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Cuts and scrapes: First aidBy Mayo Clinic staff
Original Article: http://www.mayoclinic.com/health/first-aid-cuts/FA00042
Minor cuts and scrapes usually don't require a trip to the emergency room. Yet proper care is essential to avoid infection or other complications. These guidelines can help you care for simple wounds:
- Stop the bleeding. Minor cuts and scrapes usually stop bleeding on their own. If they don't, apply gentle pressure with a clean cloth or bandage. Hold the pressure continuously for 20 to 30 minutes and if possible elevate the wound. Don't keep checking to see if the bleeding has stopped because this may damage or dislodge the clot that's forming and cause bleeding to resume. If blood spurts or continues flowing after continuous pressure, seek medical assistance.
- Clean the wound. Rinse out the wound with clear water. Soap can irritate the wound, so try to keep it out of the actual wound. If dirt or debris remains in the wound after washing, use tweezers cleaned with alcohol to remove the particles. If debris still remains, see your doctor. Thorough cleaning reduces the risk of infection and tetanus. To clean the area around the wound, use soap and a washcloth. There's no need to use hydrogen peroxide, iodine or an iodine-containing cleanser.
- Apply an antibiotic. After you clean the wound, apply a thin layer of an antibiotic cream or ointment such as Neosporin or Polysporin to help keep the surface moist. The products don't make the wound heal faster, but they can discourage infection and help your body's natural healing process. Certain ingredients in some ointments can cause a mild rash in some people. If a rash appears, stop using the ointment.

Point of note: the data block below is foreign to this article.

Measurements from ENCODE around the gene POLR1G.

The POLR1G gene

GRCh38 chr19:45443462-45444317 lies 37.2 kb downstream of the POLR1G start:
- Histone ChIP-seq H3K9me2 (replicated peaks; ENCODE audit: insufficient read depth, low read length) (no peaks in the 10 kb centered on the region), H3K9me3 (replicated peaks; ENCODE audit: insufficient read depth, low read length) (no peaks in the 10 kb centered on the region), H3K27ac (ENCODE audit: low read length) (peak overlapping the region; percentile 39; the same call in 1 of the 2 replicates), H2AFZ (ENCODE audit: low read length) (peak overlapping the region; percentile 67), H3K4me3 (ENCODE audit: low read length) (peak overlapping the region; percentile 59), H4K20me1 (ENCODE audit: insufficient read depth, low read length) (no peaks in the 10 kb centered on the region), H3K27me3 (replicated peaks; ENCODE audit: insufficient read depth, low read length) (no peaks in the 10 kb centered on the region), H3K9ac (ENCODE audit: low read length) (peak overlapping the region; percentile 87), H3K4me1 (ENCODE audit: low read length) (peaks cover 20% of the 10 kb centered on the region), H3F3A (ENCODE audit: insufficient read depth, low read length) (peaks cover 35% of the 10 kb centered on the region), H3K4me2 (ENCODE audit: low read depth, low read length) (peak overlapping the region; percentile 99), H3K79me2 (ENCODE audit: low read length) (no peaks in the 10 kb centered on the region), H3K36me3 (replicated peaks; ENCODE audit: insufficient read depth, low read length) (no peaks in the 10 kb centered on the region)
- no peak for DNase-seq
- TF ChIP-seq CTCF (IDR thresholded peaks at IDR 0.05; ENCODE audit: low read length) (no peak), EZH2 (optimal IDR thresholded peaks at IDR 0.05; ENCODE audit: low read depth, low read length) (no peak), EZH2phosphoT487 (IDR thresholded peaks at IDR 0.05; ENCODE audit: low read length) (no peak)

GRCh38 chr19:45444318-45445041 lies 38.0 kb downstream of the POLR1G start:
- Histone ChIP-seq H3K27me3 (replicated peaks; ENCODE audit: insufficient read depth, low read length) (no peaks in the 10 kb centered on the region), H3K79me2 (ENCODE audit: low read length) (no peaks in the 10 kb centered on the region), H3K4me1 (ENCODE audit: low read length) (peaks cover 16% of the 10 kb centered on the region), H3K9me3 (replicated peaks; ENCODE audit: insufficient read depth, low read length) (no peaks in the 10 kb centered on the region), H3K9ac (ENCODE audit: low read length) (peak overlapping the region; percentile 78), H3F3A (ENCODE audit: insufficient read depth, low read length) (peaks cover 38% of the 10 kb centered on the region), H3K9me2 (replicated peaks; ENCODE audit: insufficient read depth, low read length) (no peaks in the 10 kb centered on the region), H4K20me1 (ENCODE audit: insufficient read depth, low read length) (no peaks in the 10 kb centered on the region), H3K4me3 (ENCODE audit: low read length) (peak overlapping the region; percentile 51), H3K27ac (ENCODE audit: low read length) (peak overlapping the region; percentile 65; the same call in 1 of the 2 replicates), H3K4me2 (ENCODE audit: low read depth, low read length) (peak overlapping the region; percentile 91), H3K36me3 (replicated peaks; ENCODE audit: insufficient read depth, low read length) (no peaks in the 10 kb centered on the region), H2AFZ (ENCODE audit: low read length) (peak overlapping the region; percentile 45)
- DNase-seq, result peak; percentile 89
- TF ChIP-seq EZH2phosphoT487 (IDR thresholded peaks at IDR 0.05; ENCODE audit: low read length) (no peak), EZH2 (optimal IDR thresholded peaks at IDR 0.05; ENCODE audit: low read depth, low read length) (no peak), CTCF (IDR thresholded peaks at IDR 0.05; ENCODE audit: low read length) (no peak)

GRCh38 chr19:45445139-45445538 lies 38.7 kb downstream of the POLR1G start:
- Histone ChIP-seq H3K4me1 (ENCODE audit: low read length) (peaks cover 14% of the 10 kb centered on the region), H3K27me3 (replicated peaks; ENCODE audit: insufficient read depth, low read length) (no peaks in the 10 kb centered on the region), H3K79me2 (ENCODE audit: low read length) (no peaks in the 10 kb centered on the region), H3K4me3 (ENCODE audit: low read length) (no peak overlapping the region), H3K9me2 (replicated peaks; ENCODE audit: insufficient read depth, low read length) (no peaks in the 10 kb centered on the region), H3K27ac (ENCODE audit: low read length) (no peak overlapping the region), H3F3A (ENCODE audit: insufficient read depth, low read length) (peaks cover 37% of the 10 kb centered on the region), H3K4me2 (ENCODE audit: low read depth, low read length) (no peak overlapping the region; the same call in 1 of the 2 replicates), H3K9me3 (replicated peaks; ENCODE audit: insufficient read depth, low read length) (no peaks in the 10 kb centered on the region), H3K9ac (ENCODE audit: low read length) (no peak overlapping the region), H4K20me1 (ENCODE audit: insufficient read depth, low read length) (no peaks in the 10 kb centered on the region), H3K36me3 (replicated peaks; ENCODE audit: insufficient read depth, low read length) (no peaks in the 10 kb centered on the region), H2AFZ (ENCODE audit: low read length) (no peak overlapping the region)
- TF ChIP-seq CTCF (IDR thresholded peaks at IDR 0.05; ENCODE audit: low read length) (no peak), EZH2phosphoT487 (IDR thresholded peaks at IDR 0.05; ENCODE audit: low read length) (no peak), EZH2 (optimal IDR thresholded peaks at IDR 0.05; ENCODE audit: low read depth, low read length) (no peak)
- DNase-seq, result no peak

- Cover the wound. Bandages can help keep the wound clean and keep harmful bacteria out. After the wound has healed enough to make infection unlikely, exposure to the air will speed wound healing.
- Change the dressing. Change the dressing at least daily or whenever it becomes wet or dirty. If you're allergic to the adhesive used in most bandages, switch to adhesive-free dressings or sterile gauze held in place with paper tape, gauze roll or a loosely applied elastic bandage. These supplies generally are available at pharmacies.
- Get stitches for deep wounds. A wound that is more than 1/4-inch (6 millimeters) deep or is gaping or jagged edged and has fat or muscle protruding usually requires stitches. Adhesive strips or butterfly tape may hold a minor cut together, but if you can't easily close the wound, see your doctor as soon as possible. Proper closure within a few hours reduces the risk of infection.
- Watch for signs of infection. See your doctor if the wound isn't healing or you notice any redness, increasing pain, drainage, warmth or swelling.
- Get a tetanus shot. Doctors recommend you get a tetanus shot every 10 years. If your wound is deep or dirty and your last shot was more than five years ago, your doctor may recommend a tetanus shot booster. Get the booster as soon as possible after the injury.
- Lacerations. The Merck Manuals: The Merck Manual for Healthcare Professionals. http://www.merckmanuals.com/professional/injuries_poisoning/lacerations/lacerations.html?qt=cuts%20and%20scrapes&sc=&alt=sh. Accessed Sept. 15, 2011.
- Barbul A, et al. Wound healing. In: Brunicardi CF, et al. Schwartz's Principles of Surgery. 9th ed. New York, N.Y.: McGraw-Hill; 2010. http://www.accessmedicine.com/content.aspx?aid=5014082. Accessed Sept. 15, 2011.
- Claypool DW (expert opinion). Mayo Clinic, Rochester, Minn. Sept. 21, 2011.
- Emergencies and urgent care. In: Millman, M. Mayo Clinic Guide to Self-Care. 6th ed. Rochester, Minn.: Mayo Clinic; 2010. http://www.mayoclinichealthsolutions.com/products/EmbodyHealth-Guide-To-Self-Care.cfm. Accessed Sept. 29, 2011.